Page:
administration hopes, with their characteristic optimism in such matters. If the
former was the case, sanctions might actually do Teheran a favour.
Iran's worst enemy?
President Ahmadinejad's populist politics might in the end become the
Iranian economy's worst enemy. This year his most controversial decisions yet
have been an increase in foodstuff subsidies, the increase in minimum wages and
forcing banks to lower interest rates by two percentage points. Some economists
estimate now that as many as 100,000 jobs were lost after the increase in wages.
The increase of import tariffs by 5.2% has also attracted much criticism among
economists. Ahmadinejad's hostility to private and foreign investment has
already forced the more pragmatic Supreme Leader Khamanei to intervene.
Certainly, the business sector continues to show little love for Ahmadinejad'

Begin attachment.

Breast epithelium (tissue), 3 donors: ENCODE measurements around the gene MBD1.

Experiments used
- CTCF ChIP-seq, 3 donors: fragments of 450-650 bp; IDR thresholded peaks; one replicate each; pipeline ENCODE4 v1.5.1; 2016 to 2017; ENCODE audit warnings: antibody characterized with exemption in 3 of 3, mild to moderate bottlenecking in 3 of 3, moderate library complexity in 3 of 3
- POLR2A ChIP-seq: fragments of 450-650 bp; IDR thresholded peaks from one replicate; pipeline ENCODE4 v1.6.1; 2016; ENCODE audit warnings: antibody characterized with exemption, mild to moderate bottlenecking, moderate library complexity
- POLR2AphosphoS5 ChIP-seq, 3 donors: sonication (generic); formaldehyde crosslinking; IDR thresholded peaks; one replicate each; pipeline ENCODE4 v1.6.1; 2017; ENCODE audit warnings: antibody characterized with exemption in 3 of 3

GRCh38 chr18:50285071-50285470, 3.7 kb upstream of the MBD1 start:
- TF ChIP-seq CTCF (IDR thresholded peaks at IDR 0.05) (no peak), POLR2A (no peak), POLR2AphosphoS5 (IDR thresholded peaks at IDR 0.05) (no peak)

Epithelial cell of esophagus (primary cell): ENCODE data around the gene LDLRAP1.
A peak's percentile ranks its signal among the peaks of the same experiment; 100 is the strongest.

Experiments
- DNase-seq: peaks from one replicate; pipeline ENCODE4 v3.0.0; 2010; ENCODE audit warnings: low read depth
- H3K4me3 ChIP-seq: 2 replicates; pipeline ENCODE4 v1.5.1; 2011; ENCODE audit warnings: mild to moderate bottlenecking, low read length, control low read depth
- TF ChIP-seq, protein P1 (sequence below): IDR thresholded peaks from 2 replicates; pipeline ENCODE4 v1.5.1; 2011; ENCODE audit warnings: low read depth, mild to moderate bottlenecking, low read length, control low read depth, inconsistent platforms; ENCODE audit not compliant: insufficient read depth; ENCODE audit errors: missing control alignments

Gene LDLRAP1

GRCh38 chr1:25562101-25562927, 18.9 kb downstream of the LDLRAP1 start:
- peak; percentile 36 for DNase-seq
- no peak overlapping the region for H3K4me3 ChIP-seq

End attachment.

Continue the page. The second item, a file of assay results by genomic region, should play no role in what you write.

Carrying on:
policies. After having lost 25% of its value last year, the Teheran stock
exchange index is down 12% so far this year.
Oil and Gas
The oil industry also continues to suffer from Ahmadinejad's economic
nationalism. Since he came to power, the slow trickle of foreign investment in
the oil industry has come to a complete halt, with not a single new contract
signed. Although Ahmadinejad's circle pushes for do-it-yourself policies in
developing its oil fields, that seems in practice to translate as that the
development just doesn't happen. Some observers claim that Iran has not been
able to compensate for the gradual depletion of older fields and that it is
losing as much 40,000 bpd a month.
The only recent development in the oil and gas industry was the agreement with
Turkey in August. While uncertainty continues to surround Iran's plans
concerning gas exports, Teheran has decided that since a pipeline to Turkey is
already in place, it makes sense to use its residual capacity of 5 billion cubic
meters to export gas to Europe.
Iran, Kyrgyzstan vow broader economic cooperation
Visiting Kyrgyz Minister of Commerce and Economy, Akylbek Japarov, conferred
recnelty with Iran's Minister of Industries and Mines, Alireza Tahmasbi, on
expansion of economic cooperation between the two countries, the Tehran Times
According to the Public Relations Department of the Ministry of Industries and